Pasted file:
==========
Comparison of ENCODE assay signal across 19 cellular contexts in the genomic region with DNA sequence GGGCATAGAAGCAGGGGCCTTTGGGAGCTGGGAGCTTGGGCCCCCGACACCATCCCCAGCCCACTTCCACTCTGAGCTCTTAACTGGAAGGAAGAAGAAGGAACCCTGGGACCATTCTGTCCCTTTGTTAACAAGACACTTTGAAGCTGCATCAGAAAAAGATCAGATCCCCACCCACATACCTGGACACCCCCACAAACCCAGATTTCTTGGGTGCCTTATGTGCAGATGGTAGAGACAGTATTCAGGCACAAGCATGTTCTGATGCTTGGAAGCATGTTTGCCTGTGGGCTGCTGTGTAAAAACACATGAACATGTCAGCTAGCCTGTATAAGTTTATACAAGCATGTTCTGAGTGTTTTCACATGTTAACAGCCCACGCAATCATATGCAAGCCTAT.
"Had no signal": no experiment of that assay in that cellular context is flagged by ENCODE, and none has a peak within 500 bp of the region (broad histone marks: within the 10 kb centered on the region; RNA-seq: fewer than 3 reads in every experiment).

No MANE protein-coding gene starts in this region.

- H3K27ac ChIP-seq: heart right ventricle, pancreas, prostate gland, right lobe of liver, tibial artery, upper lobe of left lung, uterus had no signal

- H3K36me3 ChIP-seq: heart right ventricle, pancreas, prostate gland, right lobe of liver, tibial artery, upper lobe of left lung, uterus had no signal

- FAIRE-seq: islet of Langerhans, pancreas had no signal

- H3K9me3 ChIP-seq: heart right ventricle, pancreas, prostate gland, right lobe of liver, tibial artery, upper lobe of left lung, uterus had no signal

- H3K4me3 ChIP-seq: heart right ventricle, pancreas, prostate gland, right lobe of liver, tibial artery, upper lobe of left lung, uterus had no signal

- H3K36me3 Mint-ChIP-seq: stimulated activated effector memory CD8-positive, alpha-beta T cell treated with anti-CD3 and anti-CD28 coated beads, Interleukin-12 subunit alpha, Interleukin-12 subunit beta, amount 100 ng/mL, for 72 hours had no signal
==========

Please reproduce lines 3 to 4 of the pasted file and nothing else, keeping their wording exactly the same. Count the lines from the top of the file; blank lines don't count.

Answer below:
No MANE protein-coding gene starts in this region.

- H3K27ac ChIP-seq: heart right ventricle, pancreas, prostate gland, right lobe of liver, tibial artery, upper lobe of left lung, uterus had no signal